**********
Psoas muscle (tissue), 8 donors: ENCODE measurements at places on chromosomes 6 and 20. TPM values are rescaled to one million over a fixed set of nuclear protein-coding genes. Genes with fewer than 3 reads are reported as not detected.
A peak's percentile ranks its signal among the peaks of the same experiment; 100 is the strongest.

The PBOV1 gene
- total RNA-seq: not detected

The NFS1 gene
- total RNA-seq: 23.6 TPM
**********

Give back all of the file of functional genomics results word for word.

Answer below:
Psoas muscle (tissue), 8 donors: ENCODE measurements at places on chromosomes 6 and 20. TPM values are rescaled to one million over a fixed set of nuclear protein-coding genes. Genes with fewer than 3 reads are reported as not detected.
A peak's percentile ranks its signal among the peaks of the same experiment; 100 is the strongest.

The PBOV1 gene
- total RNA-seq: not detected

The NFS1 gene
- total RNA-seq: 23.6 TPM